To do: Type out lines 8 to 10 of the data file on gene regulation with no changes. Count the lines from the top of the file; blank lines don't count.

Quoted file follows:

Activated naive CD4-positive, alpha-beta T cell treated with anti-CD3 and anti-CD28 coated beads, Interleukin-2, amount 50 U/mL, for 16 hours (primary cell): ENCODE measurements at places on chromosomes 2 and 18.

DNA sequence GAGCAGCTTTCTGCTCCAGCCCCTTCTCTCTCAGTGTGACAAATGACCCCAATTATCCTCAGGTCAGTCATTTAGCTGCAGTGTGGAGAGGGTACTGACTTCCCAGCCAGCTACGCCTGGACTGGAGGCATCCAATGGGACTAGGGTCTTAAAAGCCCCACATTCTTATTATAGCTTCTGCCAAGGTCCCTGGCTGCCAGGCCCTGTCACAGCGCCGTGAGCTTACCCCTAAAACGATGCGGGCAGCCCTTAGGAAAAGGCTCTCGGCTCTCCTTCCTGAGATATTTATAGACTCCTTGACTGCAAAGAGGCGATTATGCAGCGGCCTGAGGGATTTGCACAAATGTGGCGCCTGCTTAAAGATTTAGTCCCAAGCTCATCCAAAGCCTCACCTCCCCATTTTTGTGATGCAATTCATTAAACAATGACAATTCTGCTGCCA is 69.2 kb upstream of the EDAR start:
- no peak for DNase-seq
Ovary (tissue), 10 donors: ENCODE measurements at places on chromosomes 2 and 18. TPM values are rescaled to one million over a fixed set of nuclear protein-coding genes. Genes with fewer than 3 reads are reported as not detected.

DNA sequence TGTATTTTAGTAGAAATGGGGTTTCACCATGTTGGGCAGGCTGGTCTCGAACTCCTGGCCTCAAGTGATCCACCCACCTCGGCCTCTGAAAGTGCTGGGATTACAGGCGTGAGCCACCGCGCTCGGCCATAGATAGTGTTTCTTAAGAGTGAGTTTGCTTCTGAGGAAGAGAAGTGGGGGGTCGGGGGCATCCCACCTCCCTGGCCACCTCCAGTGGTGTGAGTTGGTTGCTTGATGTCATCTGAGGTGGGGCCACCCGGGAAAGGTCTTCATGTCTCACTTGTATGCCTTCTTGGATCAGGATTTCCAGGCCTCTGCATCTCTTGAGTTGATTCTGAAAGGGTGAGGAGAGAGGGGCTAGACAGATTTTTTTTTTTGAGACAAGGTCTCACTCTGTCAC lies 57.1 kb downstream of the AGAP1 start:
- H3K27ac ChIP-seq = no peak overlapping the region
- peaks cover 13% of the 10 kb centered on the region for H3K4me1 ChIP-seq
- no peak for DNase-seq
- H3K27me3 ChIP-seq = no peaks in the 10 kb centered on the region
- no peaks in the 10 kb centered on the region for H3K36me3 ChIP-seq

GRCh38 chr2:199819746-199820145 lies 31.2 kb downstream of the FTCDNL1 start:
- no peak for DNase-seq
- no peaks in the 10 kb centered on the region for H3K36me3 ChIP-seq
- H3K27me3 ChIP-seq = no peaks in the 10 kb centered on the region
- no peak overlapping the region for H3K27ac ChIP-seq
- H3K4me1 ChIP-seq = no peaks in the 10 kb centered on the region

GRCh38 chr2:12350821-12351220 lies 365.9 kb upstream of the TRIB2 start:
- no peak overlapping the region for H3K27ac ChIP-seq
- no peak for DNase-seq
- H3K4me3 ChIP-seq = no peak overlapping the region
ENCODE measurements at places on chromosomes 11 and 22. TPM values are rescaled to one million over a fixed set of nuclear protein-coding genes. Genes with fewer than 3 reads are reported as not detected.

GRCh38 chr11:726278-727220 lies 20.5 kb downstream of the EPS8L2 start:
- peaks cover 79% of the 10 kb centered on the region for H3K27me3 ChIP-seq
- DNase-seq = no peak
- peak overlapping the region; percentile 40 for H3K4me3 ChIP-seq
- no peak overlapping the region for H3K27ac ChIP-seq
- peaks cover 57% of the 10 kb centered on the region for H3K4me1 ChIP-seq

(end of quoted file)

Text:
- no peak for DNase-seq
- H3K27me3 ChIP-seq = no peaks in the 10 kb centered on the region
- no peaks in the 10 kb centered on the region for H3K36me3 ChIP-seq